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React Native

Getting Started with Mobile Development with React Native

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React Native is a mobile development that’s based on React that we can use to do mobile development.

In this article, we’ll look at how to use it to create our first app.

Getting Started

To get started with React Native, we’ve to install the Expo CLI.

We run:

npm install -g expo-cli

to install it.

Node 12 LTS or later is required.

Then we can create a React Native project by writing:

expo init react-native-example

We also have to install Android SDK with an Android device or emulator.

We can install Genymotion which is faster than the Android emulator.

To install it, we can go to https://www.genymotion.com/ to download it.

Then we go to:

cd react-native-example
yarn android

to start the Expo CLI.

In the react-native-example project, we have App.js which has:

import { StatusBar } from 'expo-status-bar';
import React from 'react';
import { StyleSheet, Text, View } from 'react-native';

export default function App() {
  return (
    <View style={styles.container}>
      <Text>Open up App.js to start working on your app!</Text>
      <StatusBar style="auto" />
    </View>
  );
}

const styles = StyleSheet.create({
  container: {
    flex: 1,
    backgroundColor: '#fff',
    alignItems: 'center',
    justifyContent: 'center',
  },
});

The View component has the main app view.

The Text component has text.

StatusCar has the status bar.

The StyleSheet.create method creates the styles.

Then we applied it with the styles prop.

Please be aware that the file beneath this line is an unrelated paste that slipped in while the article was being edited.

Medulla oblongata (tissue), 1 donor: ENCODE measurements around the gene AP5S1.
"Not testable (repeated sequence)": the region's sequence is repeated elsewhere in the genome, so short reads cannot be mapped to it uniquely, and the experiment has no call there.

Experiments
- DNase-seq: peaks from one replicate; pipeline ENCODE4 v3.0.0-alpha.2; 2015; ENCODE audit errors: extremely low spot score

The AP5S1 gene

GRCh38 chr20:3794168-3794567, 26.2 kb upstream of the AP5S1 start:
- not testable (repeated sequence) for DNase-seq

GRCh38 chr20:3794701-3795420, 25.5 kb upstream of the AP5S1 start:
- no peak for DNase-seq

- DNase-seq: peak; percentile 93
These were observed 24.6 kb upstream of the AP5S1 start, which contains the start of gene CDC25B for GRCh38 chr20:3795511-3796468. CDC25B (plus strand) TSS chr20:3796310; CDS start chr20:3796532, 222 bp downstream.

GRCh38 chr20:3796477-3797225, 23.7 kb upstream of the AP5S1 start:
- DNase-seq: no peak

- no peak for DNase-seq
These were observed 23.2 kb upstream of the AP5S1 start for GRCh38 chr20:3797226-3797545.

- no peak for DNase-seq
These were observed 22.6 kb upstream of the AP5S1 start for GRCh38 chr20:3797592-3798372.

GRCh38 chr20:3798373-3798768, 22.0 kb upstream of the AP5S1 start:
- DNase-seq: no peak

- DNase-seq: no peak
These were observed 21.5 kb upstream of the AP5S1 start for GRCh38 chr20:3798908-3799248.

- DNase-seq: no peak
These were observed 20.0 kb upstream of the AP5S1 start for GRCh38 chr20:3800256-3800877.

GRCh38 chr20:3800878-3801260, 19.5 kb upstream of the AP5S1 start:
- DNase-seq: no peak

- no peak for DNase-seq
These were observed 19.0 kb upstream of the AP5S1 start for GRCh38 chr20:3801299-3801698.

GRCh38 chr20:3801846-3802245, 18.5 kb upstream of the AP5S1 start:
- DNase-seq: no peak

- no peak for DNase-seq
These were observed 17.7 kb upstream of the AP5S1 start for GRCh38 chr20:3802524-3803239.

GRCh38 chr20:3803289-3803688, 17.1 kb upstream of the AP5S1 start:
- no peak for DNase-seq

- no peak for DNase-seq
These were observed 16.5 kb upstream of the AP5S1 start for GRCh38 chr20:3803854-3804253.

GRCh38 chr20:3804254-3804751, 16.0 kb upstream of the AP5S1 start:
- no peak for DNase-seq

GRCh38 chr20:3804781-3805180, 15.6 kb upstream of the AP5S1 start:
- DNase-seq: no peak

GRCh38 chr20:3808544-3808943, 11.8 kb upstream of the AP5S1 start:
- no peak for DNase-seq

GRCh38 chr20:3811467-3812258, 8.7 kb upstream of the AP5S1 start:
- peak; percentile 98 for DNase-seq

We can use flexbox and other CSS properties for our layouts.

Images

We can add images by using the Image component.

For example, we can write:

import { StatusBar } from 'expo-status-bar';
import React from 'react';
import { Image, StyleSheet, View } from 'react-native';

export default function App() {
  return (
    <View style={styles.container}>
      <Image source={require('./assets/fork.jpg')} />
      <StatusBar style="auto" />
    </View>
  );
}

const styles = StyleSheet.create({
  container: {
    flex: 1,
    backgroundColor: '#fff',
    alignItems: 'center',
    justifyContent: 'center',
  },
});

We add the Image component with the source prop to set the image.

We can also add icons from a URL. For example, we can write:

import { StatusBar } from 'expo-status-bar';
import React from 'react';
import { Image, StyleSheet, View } from 'react-native';

export default function App() {
  return (
    <View style={styles.container}>
      <Image source={{ uri: 'https://reactjs.org/logo-og.png' }}
        style={{ width: 400, height: 400 }} />
      <StatusBar style="auto" />
    </View>
  );
}

const styles = StyleSheet.create({
  container: {
    flex: 1,
    backgroundColor: '#fff',
    alignItems: 'center',
    justifyContent: 'center',
  },
});

We can also set other HTML request data like the headers and body when we get the image.

For example, we can write:

import { StatusBar } from 'expo-status-bar';
import React from 'react';
import { Image, StyleSheet, View } from 'react-native';

export default function App() {
  return (
    <View style={styles.container}>
      <Image
        source={{
          uri: 'https://reactjs.org/logo-og.png',
          method: 'POST',
          headers: {
            Pragma: 'no-cache'
          },
          body: 'Your Body goes here'
        }}
        style={{ width: 400, height: 400 }}
      />
      <StatusBar style="auto" />
    </View>
  );
}

const styles = StyleSheet.create({
  container: {
    flex: 1,
    backgroundColor: '#fff',
    alignItems: 'center',
    justifyContent: 'center',
  },
});

Conclusion

We can get started with mobile development with React Native in a few minutes.

And we can use Genymotion or a real device to preview our app fast.

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